We have shown that barotropitization can be adequately represented, at least in the two-layer model, if we allow vertical asymmetry in the meridional rearrangement of the zonal-mean PV gradients. Idealized life cycle calculations confirm that strongly supercritical PV gradients, initially confined to within a narrow latitude band in a wide domain, are rearranged by baroclinic eddies into a somewhat broader but more vertically asymmetric state accompanied by a well-defined barotropic jet. The vertical asymmetry may grow as a result of asymmetric mode structure (Nakamura 1993b), or by meridional emanation of Rossby waves and their encounter with critical lines, which is pronounced only in the upper layer (Edmon et al. 1980; Feldstein and Held 1989; Magnusdottir and Haynes 1996). Regardless of the driving physics, the “asymmetric broadening” of the PV gradient zone leads to a shift in the zonal scale of instability, which eventually causes the flow to equilibrate via the wavenumber constraints (i.e., shortwave and longwave cutoffs) *without satisfying the CS stability condition.* It is argued that the extent of the meridional arrangement necessary to suppress the most momentum-transporting wave determines the meridional scale of the final flow. On the *f* plane, this scale is approximately proportional to the zonal scale of the initial perturbation (=the length of the channel), although the profile of the adjusted flow depends sensitively on the initial asymmetry. On the beta plane, the meridional extent of arrangement is constrained by the critical mixing length given by (5.3). As a result, the long waves, which would modify the flow to a great meridional extent on the *f* plane, are unable to do so and render the flow nearly (if not precisely) CS-stable.

*f*-plane channel with the meridional width

*L,*

*H*is adjusted toward the baroclinic neutrality for the given values of

*k*

_{c}(zonal wavenumber),

*N*(Brunt–Väisälä frequency), and

*L.*Although Thuburn and Craig (1997) discount such adjustment in a general circulation model, nonquasigeostrophic two-dimensional (

*x*–

*z*) life cycles of Eady waves (Nakamura and Held 1989; Garner et al. 1992; Nakamura 1994) provide a numerical (albeit exotic) paradigm in which equilibration does occur in this fashion: an unstable normal mode with a zonal wavenumber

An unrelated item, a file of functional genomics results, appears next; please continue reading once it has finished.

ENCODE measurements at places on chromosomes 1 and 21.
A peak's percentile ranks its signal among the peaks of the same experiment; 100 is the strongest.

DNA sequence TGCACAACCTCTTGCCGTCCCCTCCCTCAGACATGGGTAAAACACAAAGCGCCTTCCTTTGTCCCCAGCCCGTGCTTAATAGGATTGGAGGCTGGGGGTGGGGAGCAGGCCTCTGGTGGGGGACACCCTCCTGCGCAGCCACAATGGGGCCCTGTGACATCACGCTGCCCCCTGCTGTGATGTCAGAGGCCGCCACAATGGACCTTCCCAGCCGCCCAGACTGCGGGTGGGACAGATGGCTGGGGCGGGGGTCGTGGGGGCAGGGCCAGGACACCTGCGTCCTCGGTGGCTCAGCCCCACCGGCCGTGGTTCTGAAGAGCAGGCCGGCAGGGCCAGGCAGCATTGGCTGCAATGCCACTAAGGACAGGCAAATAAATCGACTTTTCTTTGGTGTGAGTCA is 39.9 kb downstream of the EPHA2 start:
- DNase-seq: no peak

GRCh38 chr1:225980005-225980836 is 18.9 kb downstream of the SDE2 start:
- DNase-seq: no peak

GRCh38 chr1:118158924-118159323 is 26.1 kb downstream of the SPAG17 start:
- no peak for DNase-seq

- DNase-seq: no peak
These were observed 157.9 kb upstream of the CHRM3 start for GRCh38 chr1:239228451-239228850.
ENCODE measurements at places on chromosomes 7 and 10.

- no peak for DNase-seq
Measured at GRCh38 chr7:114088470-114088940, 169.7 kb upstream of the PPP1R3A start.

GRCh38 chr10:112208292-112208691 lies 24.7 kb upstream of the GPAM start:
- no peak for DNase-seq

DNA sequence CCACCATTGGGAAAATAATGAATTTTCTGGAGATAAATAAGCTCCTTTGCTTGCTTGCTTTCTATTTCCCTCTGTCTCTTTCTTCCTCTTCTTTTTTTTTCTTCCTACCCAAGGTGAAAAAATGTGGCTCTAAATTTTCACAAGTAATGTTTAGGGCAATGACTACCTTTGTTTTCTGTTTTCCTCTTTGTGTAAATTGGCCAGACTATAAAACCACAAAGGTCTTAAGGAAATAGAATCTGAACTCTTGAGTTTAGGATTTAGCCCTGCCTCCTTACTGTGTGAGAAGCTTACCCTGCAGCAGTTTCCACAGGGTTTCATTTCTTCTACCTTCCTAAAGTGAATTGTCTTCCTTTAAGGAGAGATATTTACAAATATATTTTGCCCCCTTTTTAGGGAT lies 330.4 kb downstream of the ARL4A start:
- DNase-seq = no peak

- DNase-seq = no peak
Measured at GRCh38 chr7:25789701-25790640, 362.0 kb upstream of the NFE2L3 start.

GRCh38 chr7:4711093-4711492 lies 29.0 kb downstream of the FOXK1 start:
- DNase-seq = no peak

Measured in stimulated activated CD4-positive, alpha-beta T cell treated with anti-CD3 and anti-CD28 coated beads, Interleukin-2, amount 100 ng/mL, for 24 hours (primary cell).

*k*grows until mixing increases

*NH*to the point

*k*=

*k*

_{c}, when the flow is neutralized (for this wavenumber). In these experiments, the meridional potential temperature gradient is fixed, so the CS sufficient condition for stability is never met.

Lindzen (1993) assumes, based on the WKB analysis, that *L* in (6.1) represents the width of the jet. Then, can (6.1) (or its two-layer counterpart on the *f* plane) be used to predict the width of the equilibrated flow for the given *k*_{c}, *N,* and *H*? Our results send a caveat against such an attempt: (6.1) gives greater cutoff wavenumbers for wider jets, which is the opposite of our *f*-plane results. Clearly (6.1), based on unsheared or slowly varying channel geometry, cannot be used to predict the meridional scale of the neutralized flow, which is far removed from the basic state to which the relation is valid.

The PV-based view of the present study de-emphasizes the role played by horizontal shear as a suppressor of baroclinic instability (James 1987). James views horizontal shear as an external agent: even constant shear with no contribution to the PV gradients suppresses instability. In our problem, a constant horizontal shear cannot be realized due to the imposed boundary conditions (vanishing winds) so the flow is completely determined by the internal PV gradients. A locally large barotropic shear still emerges, but only *in response to* the vertically asymmetric arrangement of the PV gradients. In this sense horizontal shear can be viewed as a by-product, rather than a governor, of equilibration.

In this paper it is assumed that baroclinically unstable zonal-mean PV gradients are fed at a small meridional scale. This is in contrast with the geostrophic turbulence regime (Rhines 1975, 1979; Panetta and Held 1988; Panetta 1993) wherein narrow jets emerge from broad PV gradients. In reality, neither regime truly captures the earth’s midlatitudes wherein there is not much separation between the radiative forcing scale and the scale of the jet. Given the different determinism of the jet scale, it is perhaps fortuitous that both theories predict a similar jet scale for a parameter range typical of the earth’s midlatitudes (on the beta plane).